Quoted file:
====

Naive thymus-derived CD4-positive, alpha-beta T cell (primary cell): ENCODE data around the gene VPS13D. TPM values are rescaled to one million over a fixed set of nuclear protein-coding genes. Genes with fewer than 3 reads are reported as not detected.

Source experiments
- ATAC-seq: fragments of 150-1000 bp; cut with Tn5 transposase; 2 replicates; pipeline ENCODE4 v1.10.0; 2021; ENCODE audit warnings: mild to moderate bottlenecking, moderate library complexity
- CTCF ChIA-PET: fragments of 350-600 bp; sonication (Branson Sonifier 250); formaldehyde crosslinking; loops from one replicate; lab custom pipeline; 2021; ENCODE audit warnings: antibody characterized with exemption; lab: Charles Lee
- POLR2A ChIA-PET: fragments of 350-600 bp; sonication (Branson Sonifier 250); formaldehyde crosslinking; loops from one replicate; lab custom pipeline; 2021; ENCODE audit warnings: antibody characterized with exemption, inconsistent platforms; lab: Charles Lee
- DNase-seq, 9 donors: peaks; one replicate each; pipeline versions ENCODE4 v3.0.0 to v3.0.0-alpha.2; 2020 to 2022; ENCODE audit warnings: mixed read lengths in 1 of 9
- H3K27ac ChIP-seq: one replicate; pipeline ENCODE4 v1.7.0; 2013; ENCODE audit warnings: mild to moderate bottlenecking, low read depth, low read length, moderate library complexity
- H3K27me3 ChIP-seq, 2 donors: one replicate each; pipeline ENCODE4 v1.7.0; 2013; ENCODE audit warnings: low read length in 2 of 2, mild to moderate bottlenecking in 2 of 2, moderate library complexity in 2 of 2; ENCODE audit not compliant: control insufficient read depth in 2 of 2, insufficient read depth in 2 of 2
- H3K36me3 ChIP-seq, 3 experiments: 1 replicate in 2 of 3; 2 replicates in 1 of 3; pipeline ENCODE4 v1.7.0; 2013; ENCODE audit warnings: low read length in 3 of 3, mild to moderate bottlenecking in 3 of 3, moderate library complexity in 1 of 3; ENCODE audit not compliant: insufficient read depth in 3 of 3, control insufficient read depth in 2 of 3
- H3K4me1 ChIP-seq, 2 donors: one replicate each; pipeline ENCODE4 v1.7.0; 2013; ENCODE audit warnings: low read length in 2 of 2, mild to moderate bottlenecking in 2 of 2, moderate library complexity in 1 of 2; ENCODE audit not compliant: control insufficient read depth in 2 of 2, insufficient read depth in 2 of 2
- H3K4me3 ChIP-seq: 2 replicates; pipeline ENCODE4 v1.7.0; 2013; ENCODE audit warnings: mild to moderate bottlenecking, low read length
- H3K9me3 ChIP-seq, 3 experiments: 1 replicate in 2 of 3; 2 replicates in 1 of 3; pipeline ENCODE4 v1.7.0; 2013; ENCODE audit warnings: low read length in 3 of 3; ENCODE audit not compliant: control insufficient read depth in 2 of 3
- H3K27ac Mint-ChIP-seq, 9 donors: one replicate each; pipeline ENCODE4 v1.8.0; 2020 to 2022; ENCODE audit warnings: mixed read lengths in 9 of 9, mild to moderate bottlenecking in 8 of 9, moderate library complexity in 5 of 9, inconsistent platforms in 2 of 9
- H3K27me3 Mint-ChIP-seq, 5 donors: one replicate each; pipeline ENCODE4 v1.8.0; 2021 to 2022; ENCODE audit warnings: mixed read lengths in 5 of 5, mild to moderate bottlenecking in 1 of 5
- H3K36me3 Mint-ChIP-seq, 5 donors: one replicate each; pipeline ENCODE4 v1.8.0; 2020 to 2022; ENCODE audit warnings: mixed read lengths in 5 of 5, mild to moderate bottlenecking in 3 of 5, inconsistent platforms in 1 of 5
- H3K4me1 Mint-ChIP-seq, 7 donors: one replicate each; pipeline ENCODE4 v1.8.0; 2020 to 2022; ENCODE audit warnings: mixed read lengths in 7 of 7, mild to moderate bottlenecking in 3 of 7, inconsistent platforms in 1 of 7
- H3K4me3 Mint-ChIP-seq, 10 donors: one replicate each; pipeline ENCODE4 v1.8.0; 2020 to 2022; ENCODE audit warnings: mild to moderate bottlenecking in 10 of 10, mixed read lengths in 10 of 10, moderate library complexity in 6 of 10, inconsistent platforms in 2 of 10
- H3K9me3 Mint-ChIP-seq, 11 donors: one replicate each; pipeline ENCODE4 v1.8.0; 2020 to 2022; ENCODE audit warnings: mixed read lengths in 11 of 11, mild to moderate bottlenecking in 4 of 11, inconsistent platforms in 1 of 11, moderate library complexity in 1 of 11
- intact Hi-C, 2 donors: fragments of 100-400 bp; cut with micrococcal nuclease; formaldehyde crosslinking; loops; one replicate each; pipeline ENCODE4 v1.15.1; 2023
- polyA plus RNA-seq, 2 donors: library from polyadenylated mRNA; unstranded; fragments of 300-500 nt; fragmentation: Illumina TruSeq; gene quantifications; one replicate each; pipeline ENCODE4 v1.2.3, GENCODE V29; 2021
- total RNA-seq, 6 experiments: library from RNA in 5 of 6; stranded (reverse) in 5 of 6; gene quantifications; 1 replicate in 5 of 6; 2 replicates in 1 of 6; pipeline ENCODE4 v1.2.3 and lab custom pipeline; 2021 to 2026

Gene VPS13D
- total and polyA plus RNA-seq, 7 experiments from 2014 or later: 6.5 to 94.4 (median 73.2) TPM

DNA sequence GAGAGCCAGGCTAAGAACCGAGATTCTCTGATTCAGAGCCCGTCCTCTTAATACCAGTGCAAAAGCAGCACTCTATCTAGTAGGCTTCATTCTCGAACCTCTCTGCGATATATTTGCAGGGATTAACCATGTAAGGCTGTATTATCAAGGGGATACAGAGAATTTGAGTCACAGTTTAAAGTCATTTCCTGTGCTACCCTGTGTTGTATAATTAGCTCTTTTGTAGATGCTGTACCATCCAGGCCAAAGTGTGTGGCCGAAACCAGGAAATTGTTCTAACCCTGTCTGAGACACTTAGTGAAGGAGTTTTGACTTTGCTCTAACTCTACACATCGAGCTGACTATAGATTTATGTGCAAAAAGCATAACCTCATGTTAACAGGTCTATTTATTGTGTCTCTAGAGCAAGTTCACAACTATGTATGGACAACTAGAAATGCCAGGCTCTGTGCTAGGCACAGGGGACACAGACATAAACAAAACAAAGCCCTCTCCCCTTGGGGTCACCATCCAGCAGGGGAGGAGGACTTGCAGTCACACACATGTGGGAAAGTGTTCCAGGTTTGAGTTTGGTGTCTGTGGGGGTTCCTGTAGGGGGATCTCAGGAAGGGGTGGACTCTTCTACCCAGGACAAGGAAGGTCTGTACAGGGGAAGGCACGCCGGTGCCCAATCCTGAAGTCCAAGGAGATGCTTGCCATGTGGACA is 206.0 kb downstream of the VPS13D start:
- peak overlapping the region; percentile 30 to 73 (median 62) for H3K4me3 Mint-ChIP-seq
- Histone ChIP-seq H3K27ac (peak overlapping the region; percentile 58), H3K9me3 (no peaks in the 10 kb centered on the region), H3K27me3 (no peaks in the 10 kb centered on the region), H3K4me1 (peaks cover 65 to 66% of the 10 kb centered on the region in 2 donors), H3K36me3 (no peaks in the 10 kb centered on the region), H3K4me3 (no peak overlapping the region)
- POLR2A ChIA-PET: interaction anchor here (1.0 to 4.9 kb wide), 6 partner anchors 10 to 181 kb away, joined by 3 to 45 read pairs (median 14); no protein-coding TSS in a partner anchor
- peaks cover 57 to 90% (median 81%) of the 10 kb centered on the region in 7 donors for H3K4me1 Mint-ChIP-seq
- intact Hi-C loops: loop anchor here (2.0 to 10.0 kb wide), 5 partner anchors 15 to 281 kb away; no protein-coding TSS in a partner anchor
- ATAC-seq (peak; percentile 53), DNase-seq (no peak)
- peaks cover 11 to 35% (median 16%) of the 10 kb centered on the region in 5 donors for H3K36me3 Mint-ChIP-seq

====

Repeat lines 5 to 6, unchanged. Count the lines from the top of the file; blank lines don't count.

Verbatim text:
- POLR2A ChIA-PET: fragments of 350-600 bp; sonication (Branson Sonifier 250); formaldehyde crosslinking; loops from one replicate; lab custom pipeline; 2021; ENCODE audit warnings: antibody characterized with exemption, inconsistent platforms; lab: Charles Lee
- DNase-seq, 9 donors: peaks; one replicate each; pipeline versions ENCODE4 v3.0.0 to v3.0.0-alpha.2; 2020 to 2022; ENCODE audit warnings: mixed read lengths in 1 of 9